This program will offer members the ability to assemble and submit requisite documentation in order to prepare for ELDT’s implementation date.

“Our voluntary compliance program will give members the opportunity to identify and modify any gaps in their curriculum, work through any administrative issues, and ensure they are well prepared in advance of the real compliance date,” Lefeve said.

Finally, CVTA will require its members to submit certain behind-the-wheel and other documentation once members apply for the Training Provider Registry.

The Commercial Vehicle Training Association is the largest association representing commercial truck driver training programs in the United States. CVTA members represent over 200 training locations in 42 states, who collectively train over 50,000 commercial drivers annually. Advancing the interests of trucking’s workforce providers and employers, Lefeve said CVTA advocates for policies that enhance safety through commercial driver training, enabling students to secure employment within the trucking and bus industries, thus further advancing driver professionalism.

For more information visit www.cvta.org.

 

 

 

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The Nation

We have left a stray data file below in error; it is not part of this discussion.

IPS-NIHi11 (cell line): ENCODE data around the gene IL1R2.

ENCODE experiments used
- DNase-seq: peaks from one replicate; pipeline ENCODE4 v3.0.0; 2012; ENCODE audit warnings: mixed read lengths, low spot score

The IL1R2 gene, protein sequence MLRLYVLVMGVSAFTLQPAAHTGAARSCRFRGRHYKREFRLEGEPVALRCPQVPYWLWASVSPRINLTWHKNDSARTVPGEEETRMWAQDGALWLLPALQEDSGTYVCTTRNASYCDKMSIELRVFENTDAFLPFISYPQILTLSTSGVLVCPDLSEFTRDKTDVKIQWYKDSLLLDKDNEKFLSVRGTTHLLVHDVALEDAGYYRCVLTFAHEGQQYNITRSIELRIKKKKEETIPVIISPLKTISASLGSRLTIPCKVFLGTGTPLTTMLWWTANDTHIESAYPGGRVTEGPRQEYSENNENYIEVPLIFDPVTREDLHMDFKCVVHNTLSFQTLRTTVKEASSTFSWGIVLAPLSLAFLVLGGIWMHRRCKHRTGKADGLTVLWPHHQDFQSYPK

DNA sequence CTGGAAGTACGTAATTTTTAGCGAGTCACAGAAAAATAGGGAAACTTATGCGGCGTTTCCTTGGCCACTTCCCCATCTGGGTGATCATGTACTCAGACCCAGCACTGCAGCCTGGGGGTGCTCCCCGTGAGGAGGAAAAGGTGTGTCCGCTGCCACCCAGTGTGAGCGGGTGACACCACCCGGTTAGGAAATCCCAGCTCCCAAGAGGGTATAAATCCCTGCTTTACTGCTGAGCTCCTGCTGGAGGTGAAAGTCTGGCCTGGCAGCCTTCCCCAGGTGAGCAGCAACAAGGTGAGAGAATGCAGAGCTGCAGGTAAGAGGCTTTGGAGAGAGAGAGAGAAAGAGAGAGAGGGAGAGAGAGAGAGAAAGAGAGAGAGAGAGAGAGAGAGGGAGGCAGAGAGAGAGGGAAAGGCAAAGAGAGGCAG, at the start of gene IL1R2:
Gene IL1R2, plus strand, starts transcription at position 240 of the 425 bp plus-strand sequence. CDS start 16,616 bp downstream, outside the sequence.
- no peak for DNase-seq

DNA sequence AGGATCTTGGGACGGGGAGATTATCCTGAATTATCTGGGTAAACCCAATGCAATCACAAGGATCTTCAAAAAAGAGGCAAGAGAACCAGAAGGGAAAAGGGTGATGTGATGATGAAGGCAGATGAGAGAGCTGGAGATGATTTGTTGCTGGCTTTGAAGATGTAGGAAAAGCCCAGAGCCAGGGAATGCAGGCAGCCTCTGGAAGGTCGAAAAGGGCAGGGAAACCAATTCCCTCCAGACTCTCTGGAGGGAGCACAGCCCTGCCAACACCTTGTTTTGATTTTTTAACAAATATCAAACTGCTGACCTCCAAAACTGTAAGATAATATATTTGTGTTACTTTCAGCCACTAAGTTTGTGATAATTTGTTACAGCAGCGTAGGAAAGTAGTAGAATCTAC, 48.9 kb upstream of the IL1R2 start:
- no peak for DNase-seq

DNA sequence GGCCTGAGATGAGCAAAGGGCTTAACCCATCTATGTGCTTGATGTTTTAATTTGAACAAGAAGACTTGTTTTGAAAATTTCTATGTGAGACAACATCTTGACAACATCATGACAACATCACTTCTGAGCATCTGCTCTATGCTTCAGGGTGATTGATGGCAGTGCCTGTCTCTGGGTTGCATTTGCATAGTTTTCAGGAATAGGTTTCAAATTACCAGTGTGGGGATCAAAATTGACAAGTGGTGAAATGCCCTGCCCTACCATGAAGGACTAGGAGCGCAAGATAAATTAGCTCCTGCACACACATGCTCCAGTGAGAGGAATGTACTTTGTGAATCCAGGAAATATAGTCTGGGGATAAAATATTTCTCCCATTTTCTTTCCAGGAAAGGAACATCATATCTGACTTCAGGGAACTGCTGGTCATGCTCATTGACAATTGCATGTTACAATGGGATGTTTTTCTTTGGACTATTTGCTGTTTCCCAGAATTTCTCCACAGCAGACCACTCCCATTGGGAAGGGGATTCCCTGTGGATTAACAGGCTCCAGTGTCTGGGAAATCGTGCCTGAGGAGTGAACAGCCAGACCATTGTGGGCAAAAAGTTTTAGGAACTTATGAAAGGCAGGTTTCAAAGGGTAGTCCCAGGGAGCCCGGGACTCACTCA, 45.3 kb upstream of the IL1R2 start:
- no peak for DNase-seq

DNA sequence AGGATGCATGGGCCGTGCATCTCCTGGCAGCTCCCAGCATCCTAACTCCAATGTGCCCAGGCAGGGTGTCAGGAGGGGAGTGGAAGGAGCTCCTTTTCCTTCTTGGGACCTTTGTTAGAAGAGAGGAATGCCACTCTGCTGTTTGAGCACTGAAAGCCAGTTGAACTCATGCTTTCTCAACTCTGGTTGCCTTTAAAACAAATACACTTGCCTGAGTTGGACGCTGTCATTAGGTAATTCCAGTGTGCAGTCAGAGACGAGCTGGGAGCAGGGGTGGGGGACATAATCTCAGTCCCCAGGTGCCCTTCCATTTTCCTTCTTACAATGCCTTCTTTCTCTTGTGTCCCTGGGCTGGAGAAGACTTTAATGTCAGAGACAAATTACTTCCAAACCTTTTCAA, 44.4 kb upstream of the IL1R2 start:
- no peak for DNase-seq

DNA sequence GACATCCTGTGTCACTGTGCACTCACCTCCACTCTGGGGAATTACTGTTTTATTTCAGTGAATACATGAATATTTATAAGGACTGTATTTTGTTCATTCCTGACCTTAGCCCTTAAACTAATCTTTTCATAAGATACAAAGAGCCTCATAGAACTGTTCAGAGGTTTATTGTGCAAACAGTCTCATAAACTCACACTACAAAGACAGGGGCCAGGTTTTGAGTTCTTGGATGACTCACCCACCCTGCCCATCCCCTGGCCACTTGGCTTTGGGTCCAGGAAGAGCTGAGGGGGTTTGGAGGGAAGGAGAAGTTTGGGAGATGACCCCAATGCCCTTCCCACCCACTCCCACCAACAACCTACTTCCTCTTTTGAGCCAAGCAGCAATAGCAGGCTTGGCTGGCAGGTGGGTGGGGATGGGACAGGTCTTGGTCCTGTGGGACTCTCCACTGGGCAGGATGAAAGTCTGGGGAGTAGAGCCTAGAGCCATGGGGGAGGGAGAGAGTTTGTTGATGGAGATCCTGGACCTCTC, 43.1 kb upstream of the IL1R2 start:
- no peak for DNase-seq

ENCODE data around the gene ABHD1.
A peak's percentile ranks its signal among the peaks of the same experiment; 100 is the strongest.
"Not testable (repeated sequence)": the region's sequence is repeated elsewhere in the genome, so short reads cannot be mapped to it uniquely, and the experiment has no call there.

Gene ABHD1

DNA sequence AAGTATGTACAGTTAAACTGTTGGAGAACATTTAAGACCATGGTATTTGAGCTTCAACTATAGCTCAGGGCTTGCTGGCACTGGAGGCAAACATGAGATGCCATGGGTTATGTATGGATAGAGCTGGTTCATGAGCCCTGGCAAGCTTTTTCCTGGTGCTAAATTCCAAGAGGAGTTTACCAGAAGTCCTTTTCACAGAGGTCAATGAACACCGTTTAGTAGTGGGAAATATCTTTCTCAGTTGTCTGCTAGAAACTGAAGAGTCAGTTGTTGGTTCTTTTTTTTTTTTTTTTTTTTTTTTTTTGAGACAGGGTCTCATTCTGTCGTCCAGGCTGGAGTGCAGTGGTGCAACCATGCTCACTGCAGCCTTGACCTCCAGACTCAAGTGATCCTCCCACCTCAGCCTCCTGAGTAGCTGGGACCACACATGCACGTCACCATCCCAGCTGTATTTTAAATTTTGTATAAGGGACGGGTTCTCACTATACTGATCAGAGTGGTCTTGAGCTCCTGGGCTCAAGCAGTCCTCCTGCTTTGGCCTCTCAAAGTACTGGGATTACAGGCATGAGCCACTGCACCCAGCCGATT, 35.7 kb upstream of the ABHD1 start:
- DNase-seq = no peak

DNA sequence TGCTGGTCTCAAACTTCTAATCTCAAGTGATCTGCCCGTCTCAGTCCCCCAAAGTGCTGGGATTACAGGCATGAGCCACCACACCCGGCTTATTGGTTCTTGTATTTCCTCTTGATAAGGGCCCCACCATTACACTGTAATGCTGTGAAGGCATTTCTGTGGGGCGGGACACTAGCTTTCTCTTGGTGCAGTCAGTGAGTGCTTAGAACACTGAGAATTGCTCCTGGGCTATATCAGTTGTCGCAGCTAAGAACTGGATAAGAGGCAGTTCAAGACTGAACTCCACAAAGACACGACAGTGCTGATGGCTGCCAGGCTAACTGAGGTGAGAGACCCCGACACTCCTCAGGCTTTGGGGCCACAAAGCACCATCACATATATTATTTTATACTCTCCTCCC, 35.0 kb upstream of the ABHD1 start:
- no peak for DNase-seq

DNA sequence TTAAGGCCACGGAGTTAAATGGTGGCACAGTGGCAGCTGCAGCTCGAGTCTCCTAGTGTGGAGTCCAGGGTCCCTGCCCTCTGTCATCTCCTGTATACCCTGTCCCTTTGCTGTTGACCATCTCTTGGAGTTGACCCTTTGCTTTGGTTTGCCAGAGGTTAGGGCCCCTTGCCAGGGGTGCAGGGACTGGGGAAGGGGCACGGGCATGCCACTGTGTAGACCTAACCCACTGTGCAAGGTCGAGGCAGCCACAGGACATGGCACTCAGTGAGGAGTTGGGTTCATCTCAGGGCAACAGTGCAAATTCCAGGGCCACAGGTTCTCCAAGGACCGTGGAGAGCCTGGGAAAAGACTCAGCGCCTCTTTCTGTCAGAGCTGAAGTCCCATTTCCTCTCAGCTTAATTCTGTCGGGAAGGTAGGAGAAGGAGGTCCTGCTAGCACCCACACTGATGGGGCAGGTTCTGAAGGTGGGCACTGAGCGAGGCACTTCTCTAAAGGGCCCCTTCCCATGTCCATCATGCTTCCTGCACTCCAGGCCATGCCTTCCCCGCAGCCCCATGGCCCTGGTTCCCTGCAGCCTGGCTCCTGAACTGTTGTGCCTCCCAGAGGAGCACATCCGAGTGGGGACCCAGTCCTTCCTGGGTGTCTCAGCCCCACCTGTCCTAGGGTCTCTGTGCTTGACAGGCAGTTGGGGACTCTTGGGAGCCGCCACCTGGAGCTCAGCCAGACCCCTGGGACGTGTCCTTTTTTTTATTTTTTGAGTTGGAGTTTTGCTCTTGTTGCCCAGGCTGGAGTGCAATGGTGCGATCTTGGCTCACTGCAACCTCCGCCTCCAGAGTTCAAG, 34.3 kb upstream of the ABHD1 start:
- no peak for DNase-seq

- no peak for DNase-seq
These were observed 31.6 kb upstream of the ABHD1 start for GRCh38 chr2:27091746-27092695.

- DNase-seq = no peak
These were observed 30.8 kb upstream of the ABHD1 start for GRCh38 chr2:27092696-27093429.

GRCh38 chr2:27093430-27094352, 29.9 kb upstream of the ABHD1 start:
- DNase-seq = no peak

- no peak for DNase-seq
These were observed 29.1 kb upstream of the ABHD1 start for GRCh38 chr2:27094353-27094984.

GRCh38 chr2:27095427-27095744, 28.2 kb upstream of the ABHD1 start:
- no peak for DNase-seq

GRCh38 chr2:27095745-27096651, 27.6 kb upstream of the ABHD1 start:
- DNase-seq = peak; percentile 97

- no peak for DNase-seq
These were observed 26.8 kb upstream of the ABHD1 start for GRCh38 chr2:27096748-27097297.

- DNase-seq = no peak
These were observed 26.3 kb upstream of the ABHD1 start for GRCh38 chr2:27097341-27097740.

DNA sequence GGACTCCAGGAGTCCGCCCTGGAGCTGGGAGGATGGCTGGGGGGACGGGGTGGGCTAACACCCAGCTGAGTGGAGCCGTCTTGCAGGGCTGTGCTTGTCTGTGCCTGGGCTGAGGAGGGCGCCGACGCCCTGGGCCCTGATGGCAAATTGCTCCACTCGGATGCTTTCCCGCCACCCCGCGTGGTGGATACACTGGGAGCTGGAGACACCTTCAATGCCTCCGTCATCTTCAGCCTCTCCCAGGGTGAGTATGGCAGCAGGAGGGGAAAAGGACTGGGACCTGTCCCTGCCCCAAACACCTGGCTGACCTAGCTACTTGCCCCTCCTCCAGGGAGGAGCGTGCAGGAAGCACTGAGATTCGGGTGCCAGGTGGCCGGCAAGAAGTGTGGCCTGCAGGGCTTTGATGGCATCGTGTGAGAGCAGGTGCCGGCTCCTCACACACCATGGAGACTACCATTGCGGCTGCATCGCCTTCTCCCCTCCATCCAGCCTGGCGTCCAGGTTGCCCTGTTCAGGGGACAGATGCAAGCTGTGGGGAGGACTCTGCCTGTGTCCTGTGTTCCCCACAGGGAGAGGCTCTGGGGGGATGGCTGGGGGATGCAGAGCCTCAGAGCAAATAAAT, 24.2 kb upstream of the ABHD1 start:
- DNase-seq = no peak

Big rig causes 100-year-old bridge to collapse in North Dakota

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This undated photo provided by Grand Forks County Sheriff's Department shows the overweight semi that caused the collapse of a small, historic bridge near Northwood, N.D. Authorities say the semi, with a trailer load of dry beans, was traveling on the 56-foot-long, restricted-weight bridge over the Goose River Monday. (Grand Forks County Sheriff's Department via AP)

NORTHWOOD, N.D. — Sheriff’s officials say an overweight semitrailer loaded with dried beans caused a more-than-century-old bridge to collapse in North Dakota.

Grand Forks County sheriff’s officials say the bridge over the Goose River near Northwood collapsed Monday afternoon. Photos show the wooden and iron span buckling under the weight of the vehicle. The bridge is partly submerged in the water.